It was not an exotically radical Budget. It was prudent, managerial, responsible. And that made it a brilliant opening Budget, because it described precisely what this government intends to be about. It looked and felt like they (meaning Gordon Brown and Tony Blair) utterly meant it, and it left the opposition with nowhere to go.
Let's look at that point first, since it says so much. How can the Conservatives attack this Budget? It is a Budget for business, because it invites medium and larger businesses to invest, invites foreign capital to invest. It seeks to signal a warmth towards small businesses. In capital neon letters Mr Brown keyed out yesterday a message that he intended to balance the windfall tax, and the removal of advance dividend tax, with investment stimuli. Of course the Tories can protest at the windfall tax, but to little avail.
And what about the Lib Dems? Their education spending promise looks a mite by-the-by when set alongside an actual commitment to invest pounds 1.3bn capital in school buildings, plus an immediate pounds 1bn investment in standards and quality, never mind the allocation of a chunk of the reserves that should prevent the annual health funding anguish next winter.
It's even difficult for The Independent to start picking holes. Our view has long been that the windfall, since it was being levied, should be distributed as much to education and training of the next generation as to the present long-term unemployed. On that issue, Mr Brown more than satisfied: he made it clear that his objective was to spend that money - "the people's money", which is not a bad rubric to carry with you in power - on promoting "hard work and self-improvement". In other words, real layabouts who don't want to take advantage of the opportunities offered by Tony's New Model Army will find themselves left behind. This money is, should be, for those who are willing to use it. Our view is simple: if you must levy a windfall like this, then make sure every penny is spent in a way that counts, for the long term.
On the core economic issues, Mr Brown was as responsible - as "Iron" - as any realistic liberal economist could conceivably expect. He promised inflation control, with conviction. He promised to use our good growth fortunes to tackle the deficit, which is when it matters. Maybe he could have done a little more to tackle consumer spending, but in truth it is now the Governor of the Bank of England who has the primary responsibility there. Cutting corporation tax was a neat coup - but even cleverer to hold off the next Budget to spring next year, duck under this year's spending round, and use the contingency to tackle the immediate spending pressures. That leaves departmental ministers time and room to work out priorities.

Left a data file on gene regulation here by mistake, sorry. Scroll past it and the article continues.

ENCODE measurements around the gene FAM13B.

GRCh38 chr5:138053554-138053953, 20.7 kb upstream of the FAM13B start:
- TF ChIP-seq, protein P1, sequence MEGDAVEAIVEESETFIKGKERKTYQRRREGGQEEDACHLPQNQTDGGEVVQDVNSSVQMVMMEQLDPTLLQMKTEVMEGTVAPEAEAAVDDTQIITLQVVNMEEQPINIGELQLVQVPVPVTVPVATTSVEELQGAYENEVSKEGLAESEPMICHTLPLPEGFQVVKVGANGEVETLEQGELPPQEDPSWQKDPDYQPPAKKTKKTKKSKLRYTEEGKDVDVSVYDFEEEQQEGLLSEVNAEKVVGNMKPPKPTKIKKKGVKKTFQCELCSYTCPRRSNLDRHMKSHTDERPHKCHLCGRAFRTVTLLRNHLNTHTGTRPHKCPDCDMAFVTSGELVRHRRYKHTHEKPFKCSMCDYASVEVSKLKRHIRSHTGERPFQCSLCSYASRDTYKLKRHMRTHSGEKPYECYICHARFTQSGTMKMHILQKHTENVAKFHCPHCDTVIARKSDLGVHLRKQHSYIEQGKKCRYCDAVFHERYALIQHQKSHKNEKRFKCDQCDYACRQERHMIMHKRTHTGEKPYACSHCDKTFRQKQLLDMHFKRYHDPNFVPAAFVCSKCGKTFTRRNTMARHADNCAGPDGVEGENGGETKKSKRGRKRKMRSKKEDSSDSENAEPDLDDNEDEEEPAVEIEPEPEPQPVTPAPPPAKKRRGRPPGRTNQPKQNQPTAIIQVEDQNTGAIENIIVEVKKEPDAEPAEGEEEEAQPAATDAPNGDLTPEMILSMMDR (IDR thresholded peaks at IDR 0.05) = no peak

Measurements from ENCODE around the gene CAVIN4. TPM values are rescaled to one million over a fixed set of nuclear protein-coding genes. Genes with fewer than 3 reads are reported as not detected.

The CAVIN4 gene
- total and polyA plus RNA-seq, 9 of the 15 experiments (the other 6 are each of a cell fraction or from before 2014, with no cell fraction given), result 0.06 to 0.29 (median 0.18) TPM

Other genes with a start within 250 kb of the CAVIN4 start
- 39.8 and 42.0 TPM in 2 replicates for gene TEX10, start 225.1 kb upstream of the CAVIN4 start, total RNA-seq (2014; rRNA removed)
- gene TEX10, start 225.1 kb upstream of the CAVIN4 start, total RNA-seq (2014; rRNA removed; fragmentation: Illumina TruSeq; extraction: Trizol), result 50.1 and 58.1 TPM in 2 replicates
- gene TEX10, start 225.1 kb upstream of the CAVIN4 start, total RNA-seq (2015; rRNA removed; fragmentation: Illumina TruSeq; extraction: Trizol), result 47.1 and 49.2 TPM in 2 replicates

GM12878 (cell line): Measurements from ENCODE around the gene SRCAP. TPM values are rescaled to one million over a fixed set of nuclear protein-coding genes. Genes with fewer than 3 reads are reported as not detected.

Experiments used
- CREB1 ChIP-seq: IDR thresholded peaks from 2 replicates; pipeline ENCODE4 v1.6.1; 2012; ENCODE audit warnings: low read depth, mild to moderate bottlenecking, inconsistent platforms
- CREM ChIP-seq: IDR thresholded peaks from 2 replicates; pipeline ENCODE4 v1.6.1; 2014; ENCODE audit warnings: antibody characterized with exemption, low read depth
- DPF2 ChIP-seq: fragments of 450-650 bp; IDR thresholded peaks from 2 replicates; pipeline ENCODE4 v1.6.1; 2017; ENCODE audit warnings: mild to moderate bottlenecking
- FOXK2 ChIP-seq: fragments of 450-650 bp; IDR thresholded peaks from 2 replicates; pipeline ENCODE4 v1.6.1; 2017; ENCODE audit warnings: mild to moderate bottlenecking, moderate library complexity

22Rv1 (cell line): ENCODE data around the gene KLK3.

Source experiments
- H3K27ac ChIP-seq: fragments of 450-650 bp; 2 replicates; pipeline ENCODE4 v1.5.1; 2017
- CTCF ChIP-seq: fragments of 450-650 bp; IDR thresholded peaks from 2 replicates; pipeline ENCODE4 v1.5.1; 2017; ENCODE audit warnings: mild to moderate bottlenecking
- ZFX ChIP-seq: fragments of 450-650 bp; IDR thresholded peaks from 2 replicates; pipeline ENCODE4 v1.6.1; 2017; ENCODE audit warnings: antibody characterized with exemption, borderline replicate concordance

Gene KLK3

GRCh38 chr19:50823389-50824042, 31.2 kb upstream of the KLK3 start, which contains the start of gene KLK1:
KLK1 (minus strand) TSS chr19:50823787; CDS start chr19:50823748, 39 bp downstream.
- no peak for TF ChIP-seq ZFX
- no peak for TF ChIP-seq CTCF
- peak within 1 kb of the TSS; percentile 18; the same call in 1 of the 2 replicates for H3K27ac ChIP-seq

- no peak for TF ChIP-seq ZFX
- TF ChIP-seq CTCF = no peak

Caveats? Well, naturally. Cutting VAT on fuel is not exactly a green measure, and it is frankly as kind to well-off people as the poor and elderly. Also, increasing petrol tax (already very high in the UK) is not the real answer; providing incentives to clean up emissions from lorries and buses is actually more environmentally potent. Green taxes such as petrol tax hikes are great for the Treasury, and barely relevant to our breathed air. In truth, there is very little green about the Budget at all, other than a rhetorical ambition to be good. As Mr Brown knows, being green and political at the same time is a smart trick that no one has quite yet pulled off. At least, he should be given a chance to try.
The Chancellor was also utterly right to emphasise the importance of slowing down runaway house price inflation. This cannot be repeated often enough: housing cost imbalances are one of the most peculiar and destructive forces in British society and in our economy, and changing that should be a fundamental long-term aim of any truly radical government. It looks as if Mr Brown agrees. But raising stamp duty is not really the way to slow down absurdly accelerating house price inflation in the wealthier pockets of Britain. The best way is to remove mortgage interest tax relief altogether.
But too big a bite on Middle England was no doubt too much. So those wanting to buy high-value homes - like a certain famous address in Islington - will have to shell out more than the rest. So be it: the hit is relatively minor, and at least the Chancellor has speeded up the removal of mortgage tax relief.
A lot of important detail remains to be disclosed from this Budget. Mr Blunkett (self-evidently emerging as one of the big political figures of this government) will make a statement today that is central to developing the theme of long-term skills improvement. Will the childcare army make any economic and social difference, or will it merely prove to be a gesture? But no one should miss a core message in this Budget. Labour promised something, and it has done exactly that. The Conservatives paid a high price for saying one thing and doing another. Mr Blair, and his heavy- jawed but cheerfully confident friend, seem determined to say what they mean and do what they say. If they're lucky, it might even succeed.Reuse content